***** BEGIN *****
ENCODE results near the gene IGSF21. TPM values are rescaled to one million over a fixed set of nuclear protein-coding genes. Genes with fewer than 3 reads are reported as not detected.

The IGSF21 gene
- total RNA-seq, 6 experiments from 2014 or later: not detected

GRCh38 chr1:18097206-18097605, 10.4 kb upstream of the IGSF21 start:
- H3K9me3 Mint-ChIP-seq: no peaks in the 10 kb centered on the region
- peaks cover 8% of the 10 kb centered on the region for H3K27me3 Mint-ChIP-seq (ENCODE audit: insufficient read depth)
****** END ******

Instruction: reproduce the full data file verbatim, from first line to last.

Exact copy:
ENCODE results near the gene IGSF21. TPM values are rescaled to one million over a fixed set of nuclear protein-coding genes. Genes with fewer than 3 reads are reported as not detected.

The IGSF21 gene
- total RNA-seq, 6 experiments from 2014 or later: not detected

GRCh38 chr1:18097206-18097605, 10.4 kb upstream of the IGSF21 start:
- H3K9me3 Mint-ChIP-seq: no peaks in the 10 kb centered on the region
- peaks cover 8% of the 10 kb centered on the region for H3K27me3 Mint-ChIP-seq (ENCODE audit: insufficient read depth)